Trends in Information and Technology - Richard Crouch, Director at LexisNexis

Trends in Information and Technology - Richard Crouch, Director at LexisNexis

 

Firstly, a confession.  I’m not a technologist. 

That’s a strange thing someone writing about trends in technology to say, I know.  You see, I am a solutionist.  I understand problems.  I work with my teams to create solutions.  Technology is almost always part of the solution – but it is the enabler, not the end result. 

 

Drive for efficiency

Deliver more for less.  Sound familiar?  LexisNexis commissioned a report at the end of last year looking at key trends around technology in the In-house sector. 49% of those companies who were in the early stages of implementing a technology strategy predicted cost saving opportunities.  Of those who already had sophisticated technology strategies, 58% expected it to drive savings. 

As ever, having a real time understanding of the use of resource means that better expectations can be set.  Human resources can be used more effectively and inefficient processes can be targeted and prioritised for process improvement.  When organisations are budget capped, or resource is limited, it is all the more important to make informed data driven decisions. 

Visualfiles, the Case Management System from LexisNexis, have recently delivered a new solution that allows firms to template likely costs and effort based on prior experience.  Firms can track the management of matters in relation to the template.  It offers real time warnings and guidance to help them identify issues earlier.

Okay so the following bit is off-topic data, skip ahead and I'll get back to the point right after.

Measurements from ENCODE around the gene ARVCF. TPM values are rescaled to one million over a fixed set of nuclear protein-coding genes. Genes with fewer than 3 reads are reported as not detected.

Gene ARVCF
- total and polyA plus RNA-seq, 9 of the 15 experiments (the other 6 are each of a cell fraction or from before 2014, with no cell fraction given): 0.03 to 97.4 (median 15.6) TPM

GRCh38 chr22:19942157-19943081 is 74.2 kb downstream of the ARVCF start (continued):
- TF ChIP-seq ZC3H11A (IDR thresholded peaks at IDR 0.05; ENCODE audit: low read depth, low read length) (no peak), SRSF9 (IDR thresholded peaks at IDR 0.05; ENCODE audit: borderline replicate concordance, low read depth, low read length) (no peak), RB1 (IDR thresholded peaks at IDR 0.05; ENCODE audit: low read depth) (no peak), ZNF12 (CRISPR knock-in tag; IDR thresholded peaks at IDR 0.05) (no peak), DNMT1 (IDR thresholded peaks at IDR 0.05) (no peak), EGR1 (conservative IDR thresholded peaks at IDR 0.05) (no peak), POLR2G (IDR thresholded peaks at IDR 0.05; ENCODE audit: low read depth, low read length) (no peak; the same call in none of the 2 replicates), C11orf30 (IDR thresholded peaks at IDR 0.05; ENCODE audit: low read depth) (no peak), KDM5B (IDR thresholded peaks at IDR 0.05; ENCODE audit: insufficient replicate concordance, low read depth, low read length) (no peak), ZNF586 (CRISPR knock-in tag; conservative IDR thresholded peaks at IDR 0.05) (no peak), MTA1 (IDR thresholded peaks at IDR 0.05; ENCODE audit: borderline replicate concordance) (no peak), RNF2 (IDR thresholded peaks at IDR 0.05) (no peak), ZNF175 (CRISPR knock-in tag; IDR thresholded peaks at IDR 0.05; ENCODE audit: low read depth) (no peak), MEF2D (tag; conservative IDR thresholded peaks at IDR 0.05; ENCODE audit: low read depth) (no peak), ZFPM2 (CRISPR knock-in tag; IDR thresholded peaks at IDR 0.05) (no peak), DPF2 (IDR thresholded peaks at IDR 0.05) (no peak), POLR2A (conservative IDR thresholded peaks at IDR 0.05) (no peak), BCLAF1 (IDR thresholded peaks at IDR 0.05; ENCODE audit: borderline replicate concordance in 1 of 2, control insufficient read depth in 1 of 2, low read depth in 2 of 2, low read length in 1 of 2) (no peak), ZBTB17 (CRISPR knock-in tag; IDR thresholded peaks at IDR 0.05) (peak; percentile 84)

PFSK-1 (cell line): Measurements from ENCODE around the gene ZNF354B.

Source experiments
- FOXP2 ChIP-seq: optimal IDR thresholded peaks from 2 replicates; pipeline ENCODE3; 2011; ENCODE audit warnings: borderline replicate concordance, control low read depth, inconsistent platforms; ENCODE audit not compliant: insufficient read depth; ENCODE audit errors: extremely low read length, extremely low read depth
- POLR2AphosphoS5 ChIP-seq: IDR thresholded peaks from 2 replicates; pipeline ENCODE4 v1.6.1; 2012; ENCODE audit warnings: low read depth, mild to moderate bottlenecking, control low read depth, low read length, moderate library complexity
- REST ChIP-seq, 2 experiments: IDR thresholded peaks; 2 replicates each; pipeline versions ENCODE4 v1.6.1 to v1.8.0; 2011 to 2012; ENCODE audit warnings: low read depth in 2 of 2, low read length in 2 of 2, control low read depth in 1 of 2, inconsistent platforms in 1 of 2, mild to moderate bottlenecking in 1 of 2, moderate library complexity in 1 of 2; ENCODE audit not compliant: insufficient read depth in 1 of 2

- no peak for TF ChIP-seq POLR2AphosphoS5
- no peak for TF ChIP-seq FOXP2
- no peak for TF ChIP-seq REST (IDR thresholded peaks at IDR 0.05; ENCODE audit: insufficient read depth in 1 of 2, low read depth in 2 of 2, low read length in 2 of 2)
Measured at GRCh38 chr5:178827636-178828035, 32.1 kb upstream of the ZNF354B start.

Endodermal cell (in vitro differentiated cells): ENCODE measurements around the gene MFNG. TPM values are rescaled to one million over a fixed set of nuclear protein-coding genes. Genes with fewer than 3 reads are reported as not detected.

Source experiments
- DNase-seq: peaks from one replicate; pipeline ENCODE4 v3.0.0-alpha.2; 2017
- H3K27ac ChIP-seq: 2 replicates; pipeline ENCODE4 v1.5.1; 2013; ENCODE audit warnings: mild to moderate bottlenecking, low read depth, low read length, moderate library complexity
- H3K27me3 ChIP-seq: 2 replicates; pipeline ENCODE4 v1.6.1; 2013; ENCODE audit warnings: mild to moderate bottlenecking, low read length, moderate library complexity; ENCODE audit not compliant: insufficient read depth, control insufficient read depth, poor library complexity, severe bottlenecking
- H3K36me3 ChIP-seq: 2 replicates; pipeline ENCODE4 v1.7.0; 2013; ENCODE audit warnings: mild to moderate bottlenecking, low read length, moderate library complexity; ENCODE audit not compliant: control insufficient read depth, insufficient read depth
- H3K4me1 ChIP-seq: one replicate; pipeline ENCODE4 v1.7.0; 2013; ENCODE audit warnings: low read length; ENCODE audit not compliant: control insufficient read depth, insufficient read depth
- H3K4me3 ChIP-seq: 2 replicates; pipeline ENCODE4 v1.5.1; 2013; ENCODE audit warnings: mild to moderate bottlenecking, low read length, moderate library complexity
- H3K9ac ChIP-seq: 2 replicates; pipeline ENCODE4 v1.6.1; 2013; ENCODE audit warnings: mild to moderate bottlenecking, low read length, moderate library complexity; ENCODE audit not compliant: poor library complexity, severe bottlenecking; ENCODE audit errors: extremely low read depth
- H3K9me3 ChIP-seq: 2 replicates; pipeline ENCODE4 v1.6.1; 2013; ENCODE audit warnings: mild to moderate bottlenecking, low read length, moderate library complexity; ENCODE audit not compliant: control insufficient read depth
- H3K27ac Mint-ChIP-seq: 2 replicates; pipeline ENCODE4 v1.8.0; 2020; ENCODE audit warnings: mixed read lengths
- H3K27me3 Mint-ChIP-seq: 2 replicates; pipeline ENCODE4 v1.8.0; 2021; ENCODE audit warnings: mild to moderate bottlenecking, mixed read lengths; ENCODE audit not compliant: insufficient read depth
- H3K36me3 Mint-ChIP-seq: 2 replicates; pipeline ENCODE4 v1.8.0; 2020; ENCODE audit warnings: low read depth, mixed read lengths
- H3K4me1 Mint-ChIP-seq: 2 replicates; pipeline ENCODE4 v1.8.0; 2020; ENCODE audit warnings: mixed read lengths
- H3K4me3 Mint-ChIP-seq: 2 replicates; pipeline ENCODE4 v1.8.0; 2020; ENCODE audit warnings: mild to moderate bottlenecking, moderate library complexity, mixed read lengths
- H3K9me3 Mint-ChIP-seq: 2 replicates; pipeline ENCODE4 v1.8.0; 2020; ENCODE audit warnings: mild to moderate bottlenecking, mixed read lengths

Compliance

The recent focus on ethical and compliance risk has required organisations to be better prepared than ever to understand and mitigate their risk exposure.  Just take GDPR.  Data breaches are complex business events with far-reaching financial and reputational consequences.  Managing incidents well, and making the right decisions on risk and reporting, requires a great deal of expertise, discipline and support.  

That’s where Lexis’ Cordery Breach Navigator comes in.  This powerful software tool combines legal expertise with clever software to help DPOs deal with potential and actual data breaches. 

Financial service regulations are nothing new in the legal sector – with anti-money laundering (AML) and know your customer (KYC), taking prime headache space, but as the number of regulations and their complexity increase, so too does the need for process automation or tech solutions.  Many larger law firms are ahead of the curve, whereas some mid and small tier firms are still very manual.  This brings additional risk and is highly inefficient.

 

Speeding up workflow

Even in the world of legal research, there are tools that will automate or speed up work – for both seasoned knowledge professionals and juniors.  Increasing speed and accuracy is a burning focus for most firms.  Research software, such as LexisLibrary, marks up legislation and effortlessly allows you to see what’s been amended between versions of the law.  Think of it as track changes for legislation!

 

Data and analytics